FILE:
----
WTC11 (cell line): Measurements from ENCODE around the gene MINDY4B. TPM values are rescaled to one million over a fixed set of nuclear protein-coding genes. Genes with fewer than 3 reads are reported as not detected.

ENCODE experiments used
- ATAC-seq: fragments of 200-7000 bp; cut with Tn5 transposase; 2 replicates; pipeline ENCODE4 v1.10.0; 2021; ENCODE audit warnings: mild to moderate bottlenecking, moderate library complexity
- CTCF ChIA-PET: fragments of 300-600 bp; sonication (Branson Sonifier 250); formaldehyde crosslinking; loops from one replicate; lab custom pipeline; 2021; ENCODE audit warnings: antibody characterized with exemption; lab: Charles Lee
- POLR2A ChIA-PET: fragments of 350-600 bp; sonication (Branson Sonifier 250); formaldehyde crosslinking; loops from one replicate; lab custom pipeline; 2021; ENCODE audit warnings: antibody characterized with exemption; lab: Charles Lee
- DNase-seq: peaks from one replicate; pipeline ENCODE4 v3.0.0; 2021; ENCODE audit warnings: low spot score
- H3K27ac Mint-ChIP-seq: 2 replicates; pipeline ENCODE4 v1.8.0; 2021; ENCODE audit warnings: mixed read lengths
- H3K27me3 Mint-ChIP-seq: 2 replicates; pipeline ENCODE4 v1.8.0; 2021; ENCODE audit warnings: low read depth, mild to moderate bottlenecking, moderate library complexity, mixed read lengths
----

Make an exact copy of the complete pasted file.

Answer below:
WTC11 (cell line): Measurements from ENCODE around the gene MINDY4B. TPM values are rescaled to one million over a fixed set of nuclear protein-coding genes. Genes with fewer than 3 reads are reported as not detected.

ENCODE experiments used
- ATAC-seq: fragments of 200-7000 bp; cut with Tn5 transposase; 2 replicates; pipeline ENCODE4 v1.10.0; 2021; ENCODE audit warnings: mild to moderate bottlenecking, moderate library complexity
- CTCF ChIA-PET: fragments of 300-600 bp; sonication (Branson Sonifier 250); formaldehyde crosslinking; loops from one replicate; lab custom pipeline; 2021; ENCODE audit warnings: antibody characterized with exemption; lab: Charles Lee
- POLR2A ChIA-PET: fragments of 350-600 bp; sonication (Branson Sonifier 250); formaldehyde crosslinking; loops from one replicate; lab custom pipeline; 2021; ENCODE audit warnings: antibody characterized with exemption; lab: Charles Lee
- DNase-seq: peaks from one replicate; pipeline ENCODE4 v3.0.0; 2021; ENCODE audit warnings: low spot score
- H3K27ac Mint-ChIP-seq: 2 replicates; pipeline ENCODE4 v1.8.0; 2021; ENCODE audit warnings: mixed read lengths
- H3K27me3 Mint-ChIP-seq: 2 replicates; pipeline ENCODE4 v1.8.0; 2021; ENCODE audit warnings: low read depth, mild to moderate bottlenecking, moderate library complexity, mixed read lengths